SolarCity Looks to Expand Commercial Solar Market with ZS Peak


A couple of interesting questions have come up lately in the solar industry: Is vertical integration or specialization better? And should panels face south or west?

These questions may not seem related, but SolarCity (Nasdaq:SCTY) has answers to both.

Late last year, the #1 residential solar installer in the U.S. acquired Zep Solar, a provider of PV module mounting systems. SolarCity said that because Zep’s product portfolio works as a comprehensive system, they saw major reductions in the cost and complexity of designing, shipping, storing, and installing PV systems — with installation crews doubling the amount of of solar they can install on a daily basis.

The acquisition put SolarCity on track to become more vertically integrated, and was followed this year by its purchase of panel maker Silevo. At that time, CTO Peter Rive said SolarCity was planning to be “the most vertically integrated solar company in the world.”

This week, the company answered the second question — with more news about its Zep product. SolarCity unveiled a new product in its Zep Solar line: ZS Peak, a flat-roof solar mounting system. The system’s layout? East-west.

This time, SolarCity is not focusing on the residential market. The company says ZS Peak will significantly expand the addressable market for commercial solar, because it’s twice as fast to install and can generate significantly more solar electricity from each rooftop than alternatives for the commercial market.

Like the Zep residential solar system, ZS Peak provides a snap-together system to simplify and accelerate installation. SolarCity estimates that ZS Peak can increase generation capacity on flat-roof buildings by 20-50% per building, and do so without requiring any penetrations.

SolarCity also says that the system’s dense, east-west layout structure will allow for up to 20% more solar panels to be fit on standard roofs and up to 50% more panels on lightweight roofs, such as those commonly found on warehouses.

How does the new system make this possible? Jack West, President and CTO of Zep Solar, filled us in on some of ZS Peak’s advantages.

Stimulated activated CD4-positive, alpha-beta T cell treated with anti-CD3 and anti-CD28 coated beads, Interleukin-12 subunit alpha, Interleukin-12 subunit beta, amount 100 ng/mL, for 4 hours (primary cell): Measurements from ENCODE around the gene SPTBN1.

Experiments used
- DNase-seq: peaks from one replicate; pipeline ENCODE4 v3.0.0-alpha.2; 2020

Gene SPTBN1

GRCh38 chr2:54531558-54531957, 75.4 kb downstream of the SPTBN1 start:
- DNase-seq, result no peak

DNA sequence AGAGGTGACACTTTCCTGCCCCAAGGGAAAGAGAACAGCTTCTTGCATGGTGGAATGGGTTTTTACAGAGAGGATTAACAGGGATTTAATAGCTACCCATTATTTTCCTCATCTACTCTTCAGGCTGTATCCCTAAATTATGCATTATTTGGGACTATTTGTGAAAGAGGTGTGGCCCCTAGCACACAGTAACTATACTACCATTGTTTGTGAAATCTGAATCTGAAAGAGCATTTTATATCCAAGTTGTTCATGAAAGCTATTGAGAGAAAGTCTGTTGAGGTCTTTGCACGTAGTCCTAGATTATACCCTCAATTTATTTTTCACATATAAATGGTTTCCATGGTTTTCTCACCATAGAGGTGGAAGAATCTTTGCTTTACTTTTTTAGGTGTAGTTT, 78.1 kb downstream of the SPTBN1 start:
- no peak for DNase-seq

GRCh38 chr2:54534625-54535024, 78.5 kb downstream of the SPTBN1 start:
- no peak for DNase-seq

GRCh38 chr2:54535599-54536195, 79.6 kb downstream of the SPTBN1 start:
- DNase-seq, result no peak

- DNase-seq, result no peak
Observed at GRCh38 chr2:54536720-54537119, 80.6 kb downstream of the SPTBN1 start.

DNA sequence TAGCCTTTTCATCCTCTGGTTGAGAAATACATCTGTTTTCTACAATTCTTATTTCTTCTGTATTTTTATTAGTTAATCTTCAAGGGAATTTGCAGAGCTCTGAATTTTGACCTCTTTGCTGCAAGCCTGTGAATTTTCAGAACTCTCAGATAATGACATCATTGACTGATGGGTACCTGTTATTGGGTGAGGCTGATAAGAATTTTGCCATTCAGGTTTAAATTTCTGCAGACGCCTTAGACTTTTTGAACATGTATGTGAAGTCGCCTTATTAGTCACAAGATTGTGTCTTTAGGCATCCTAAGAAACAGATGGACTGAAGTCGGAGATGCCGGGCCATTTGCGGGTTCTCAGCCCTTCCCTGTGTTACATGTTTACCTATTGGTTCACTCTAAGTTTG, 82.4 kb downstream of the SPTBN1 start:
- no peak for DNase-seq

A couple of factors come into play, he said, one being something we don’t always think of in relation to solar: wind. When panels are tilted up to the south, that results in a triangle that catches the wind and can require a deflector. With an east-west system, the deflector can be replaced with another panel — and the panels can be placed closer together.

The ZS Peak system has improved aerodynamics even compared to other east-west systems, minimizing the lift of wind on the panels. The east-west arrangement also helps with the shading profile, which is more forgiving.

All of this results in more panels fitting on a roof — and allows the system to be installed as a lightweight, non-penetrating system on many roofs that would otherwise require the solar panels to be bolted down. Because there’s an aisle between the panels only every other row rather than between every row of panels, that aisle can be made wider. That means better operations and maintenance, and increased safety for firefighters.

The increase in panels per roof is particularly valuable in the commercial market, because conventional flat-roof solar systems typically power less than half of a commercial building’s load.

ZS Peak’s east-west orientation goes beyond just allowing installers to fit more solar panels on each roof than standard south-facing systems. It also captures peak power production throughout a longer period of the day. By lengthening power production time and eliminating the typical midday spike of standard solar systems, SolarCity can also make more efficient use of solar inverters to further reduce costs for customers.

SolarCity is currently installing its first project with ZS Peak on a building in Quincy, Massachusetts, and expects to begin installing the product in volume in January.